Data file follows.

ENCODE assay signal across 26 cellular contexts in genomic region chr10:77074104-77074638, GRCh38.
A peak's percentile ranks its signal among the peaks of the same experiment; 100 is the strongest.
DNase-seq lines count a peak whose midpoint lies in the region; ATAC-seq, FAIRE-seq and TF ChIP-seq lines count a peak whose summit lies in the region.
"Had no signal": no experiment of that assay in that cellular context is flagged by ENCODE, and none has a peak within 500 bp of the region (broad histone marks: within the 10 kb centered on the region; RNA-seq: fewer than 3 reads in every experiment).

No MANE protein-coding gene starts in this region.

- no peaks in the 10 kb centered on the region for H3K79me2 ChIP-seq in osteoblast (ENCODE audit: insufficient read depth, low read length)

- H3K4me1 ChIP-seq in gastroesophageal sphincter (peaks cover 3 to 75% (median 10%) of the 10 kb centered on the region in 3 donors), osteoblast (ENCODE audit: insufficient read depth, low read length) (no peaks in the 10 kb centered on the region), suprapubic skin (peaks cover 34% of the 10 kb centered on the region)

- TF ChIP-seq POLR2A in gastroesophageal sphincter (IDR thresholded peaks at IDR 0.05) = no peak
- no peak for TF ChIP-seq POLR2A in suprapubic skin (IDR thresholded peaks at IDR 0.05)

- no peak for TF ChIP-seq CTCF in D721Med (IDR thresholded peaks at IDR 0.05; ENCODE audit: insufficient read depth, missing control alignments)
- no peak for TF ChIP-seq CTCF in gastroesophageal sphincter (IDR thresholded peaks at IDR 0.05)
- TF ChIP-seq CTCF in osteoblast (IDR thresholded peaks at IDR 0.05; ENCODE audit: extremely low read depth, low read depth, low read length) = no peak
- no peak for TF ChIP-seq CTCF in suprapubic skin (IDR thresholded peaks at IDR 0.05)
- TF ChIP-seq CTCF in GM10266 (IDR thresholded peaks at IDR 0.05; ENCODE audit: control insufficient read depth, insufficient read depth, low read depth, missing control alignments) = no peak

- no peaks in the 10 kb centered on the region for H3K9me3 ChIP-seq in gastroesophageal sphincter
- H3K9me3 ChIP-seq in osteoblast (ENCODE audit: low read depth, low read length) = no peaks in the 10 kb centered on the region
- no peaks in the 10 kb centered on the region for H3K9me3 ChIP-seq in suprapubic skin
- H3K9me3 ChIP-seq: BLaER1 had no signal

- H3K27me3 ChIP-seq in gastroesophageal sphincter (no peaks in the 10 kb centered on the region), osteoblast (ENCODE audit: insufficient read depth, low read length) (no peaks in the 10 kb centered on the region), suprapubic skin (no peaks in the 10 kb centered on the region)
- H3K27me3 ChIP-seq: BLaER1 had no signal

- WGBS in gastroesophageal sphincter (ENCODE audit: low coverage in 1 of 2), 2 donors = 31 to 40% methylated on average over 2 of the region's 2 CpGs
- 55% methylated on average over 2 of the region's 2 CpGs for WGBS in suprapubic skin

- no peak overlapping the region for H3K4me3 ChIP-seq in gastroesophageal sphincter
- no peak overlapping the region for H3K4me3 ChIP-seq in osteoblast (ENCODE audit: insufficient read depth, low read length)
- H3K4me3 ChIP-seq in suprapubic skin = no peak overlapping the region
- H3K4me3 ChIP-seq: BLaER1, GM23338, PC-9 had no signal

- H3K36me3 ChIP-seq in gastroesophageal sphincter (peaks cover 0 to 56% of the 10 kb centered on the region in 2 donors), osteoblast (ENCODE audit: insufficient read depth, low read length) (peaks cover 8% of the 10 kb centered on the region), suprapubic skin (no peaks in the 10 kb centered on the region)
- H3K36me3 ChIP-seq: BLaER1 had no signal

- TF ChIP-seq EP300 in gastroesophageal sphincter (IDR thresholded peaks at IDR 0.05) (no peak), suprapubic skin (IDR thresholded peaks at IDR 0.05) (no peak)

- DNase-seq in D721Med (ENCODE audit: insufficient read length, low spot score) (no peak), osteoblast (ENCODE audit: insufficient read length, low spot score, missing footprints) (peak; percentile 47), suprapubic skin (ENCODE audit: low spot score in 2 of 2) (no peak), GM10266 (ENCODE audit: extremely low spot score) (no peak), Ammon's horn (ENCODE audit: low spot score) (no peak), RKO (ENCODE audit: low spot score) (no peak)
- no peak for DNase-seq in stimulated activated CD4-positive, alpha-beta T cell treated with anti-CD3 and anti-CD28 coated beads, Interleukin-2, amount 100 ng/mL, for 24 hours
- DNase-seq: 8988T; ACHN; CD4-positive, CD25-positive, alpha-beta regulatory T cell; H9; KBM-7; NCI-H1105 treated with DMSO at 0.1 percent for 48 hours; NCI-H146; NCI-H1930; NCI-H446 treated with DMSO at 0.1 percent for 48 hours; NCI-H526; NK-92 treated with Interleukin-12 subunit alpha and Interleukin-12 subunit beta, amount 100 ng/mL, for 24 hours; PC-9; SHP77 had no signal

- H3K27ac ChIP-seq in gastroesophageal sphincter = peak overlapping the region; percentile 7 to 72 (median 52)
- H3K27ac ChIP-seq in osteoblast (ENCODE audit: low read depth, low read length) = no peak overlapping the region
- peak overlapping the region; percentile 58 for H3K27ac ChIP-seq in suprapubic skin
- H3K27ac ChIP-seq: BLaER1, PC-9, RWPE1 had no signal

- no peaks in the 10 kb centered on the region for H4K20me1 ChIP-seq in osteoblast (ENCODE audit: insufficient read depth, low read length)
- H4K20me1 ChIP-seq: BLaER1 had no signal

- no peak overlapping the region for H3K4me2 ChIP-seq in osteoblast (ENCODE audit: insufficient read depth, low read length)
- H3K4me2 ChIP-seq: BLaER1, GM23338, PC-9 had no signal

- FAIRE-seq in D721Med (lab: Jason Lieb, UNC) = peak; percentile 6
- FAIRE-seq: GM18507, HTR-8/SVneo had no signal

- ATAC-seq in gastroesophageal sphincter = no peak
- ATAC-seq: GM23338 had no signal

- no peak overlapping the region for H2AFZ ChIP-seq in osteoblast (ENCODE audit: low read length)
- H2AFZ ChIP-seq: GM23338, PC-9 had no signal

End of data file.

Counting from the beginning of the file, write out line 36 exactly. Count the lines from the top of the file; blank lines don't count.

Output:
- H3K27ac ChIP-seq: BLaER1, PC-9, RWPE1 had no signal